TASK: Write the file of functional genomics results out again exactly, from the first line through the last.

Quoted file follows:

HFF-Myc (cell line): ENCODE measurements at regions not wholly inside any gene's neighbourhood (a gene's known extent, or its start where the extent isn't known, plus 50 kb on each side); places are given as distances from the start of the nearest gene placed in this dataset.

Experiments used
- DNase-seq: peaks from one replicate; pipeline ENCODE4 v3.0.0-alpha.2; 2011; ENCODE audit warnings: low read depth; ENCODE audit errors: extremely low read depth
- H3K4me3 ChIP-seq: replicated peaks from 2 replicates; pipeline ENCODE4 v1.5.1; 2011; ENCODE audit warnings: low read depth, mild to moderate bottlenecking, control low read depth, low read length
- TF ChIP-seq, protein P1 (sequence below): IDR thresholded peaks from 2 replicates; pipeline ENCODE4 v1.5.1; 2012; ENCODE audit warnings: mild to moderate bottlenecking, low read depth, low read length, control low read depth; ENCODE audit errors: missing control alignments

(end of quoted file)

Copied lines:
HFF-Myc (cell line): ENCODE measurements at regions not wholly inside any gene's neighbourhood (a gene's known extent, or its start where the extent isn't known, plus 50 kb on each side); places are given as distances from the start of the nearest gene placed in this dataset.

Experiments used
- DNase-seq: peaks from one replicate; pipeline ENCODE4 v3.0.0-alpha.2; 2011; ENCODE audit warnings: low read depth; ENCODE audit errors: extremely low read depth
- H3K4me3 ChIP-seq: replicated peaks from 2 replicates; pipeline ENCODE4 v1.5.1; 2011; ENCODE audit warnings: low read depth, mild to moderate bottlenecking, control low read depth, low read length
- TF ChIP-seq, protein P1 (sequence below): IDR thresholded peaks from 2 replicates; pipeline ENCODE4 v1.5.1; 2012; ENCODE audit warnings: mild to moderate bottlenecking, low read depth, low read length, control low read depth; ENCODE audit errors: missing control alignments